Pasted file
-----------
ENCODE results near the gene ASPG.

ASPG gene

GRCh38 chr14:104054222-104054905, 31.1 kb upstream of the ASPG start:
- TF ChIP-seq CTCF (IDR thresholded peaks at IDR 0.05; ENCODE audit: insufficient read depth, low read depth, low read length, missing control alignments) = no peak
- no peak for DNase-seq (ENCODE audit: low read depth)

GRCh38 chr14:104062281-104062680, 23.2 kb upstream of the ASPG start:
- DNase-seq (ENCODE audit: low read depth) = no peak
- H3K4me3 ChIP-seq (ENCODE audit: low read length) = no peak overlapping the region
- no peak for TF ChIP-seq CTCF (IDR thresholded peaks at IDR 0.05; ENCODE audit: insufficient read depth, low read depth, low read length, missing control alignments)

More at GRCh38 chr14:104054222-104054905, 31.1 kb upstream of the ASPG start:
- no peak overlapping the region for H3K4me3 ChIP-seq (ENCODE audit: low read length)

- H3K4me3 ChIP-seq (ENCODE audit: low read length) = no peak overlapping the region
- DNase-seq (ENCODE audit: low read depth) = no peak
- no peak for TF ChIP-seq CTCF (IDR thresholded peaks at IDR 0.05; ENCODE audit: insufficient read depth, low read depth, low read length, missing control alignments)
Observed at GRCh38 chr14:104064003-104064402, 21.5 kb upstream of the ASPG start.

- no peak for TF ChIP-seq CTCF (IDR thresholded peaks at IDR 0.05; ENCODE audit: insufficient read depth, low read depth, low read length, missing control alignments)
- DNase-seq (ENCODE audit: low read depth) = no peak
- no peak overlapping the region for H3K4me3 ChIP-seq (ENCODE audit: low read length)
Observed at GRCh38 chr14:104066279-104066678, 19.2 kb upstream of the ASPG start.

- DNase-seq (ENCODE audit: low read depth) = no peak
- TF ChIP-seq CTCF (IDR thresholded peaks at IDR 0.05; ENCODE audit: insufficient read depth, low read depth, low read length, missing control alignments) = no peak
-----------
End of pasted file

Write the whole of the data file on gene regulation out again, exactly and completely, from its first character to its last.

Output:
ENCODE results near the gene ASPG.

ASPG gene

GRCh38 chr14:104054222-104054905, 31.1 kb upstream of the ASPG start:
- TF ChIP-seq CTCF (IDR thresholded peaks at IDR 0.05; ENCODE audit: insufficient read depth, low read depth, low read length, missing control alignments) = no peak
- no peak for DNase-seq (ENCODE audit: low read depth)

GRCh38 chr14:104062281-104062680, 23.2 kb upstream of the ASPG start:
- DNase-seq (ENCODE audit: low read depth) = no peak
- H3K4me3 ChIP-seq (ENCODE audit: low read length) = no peak overlapping the region
- no peak for TF ChIP-seq CTCF (IDR thresholded peaks at IDR 0.05; ENCODE audit: insufficient read depth, low read depth, low read length, missing control alignments)

More at GRCh38 chr14:104054222-104054905, 31.1 kb upstream of the ASPG start:
- no peak overlapping the region for H3K4me3 ChIP-seq (ENCODE audit: low read length)

- H3K4me3 ChIP-seq (ENCODE audit: low read length) = no peak overlapping the region
- DNase-seq (ENCODE audit: low read depth) = no peak
- no peak for TF ChIP-seq CTCF (IDR thresholded peaks at IDR 0.05; ENCODE audit: insufficient read depth, low read depth, low read length, missing control alignments)
Observed at GRCh38 chr14:104064003-104064402, 21.5 kb upstream of the ASPG start.

- no peak for TF ChIP-seq CTCF (IDR thresholded peaks at IDR 0.05; ENCODE audit: insufficient read depth, low read depth, low read length, missing control alignments)
- DNase-seq (ENCODE audit: low read depth) = no peak
- no peak overlapping the region for H3K4me3 ChIP-seq (ENCODE audit: low read length)
Observed at GRCh38 chr14:104066279-104066678, 19.2 kb upstream of the ASPG start.

- DNase-seq (ENCODE audit: low read depth) = no peak
- TF ChIP-seq CTCF (IDR thresholded peaks at IDR 0.05; ENCODE audit: insufficient read depth, low read depth, low read length, missing control alignments) = no peak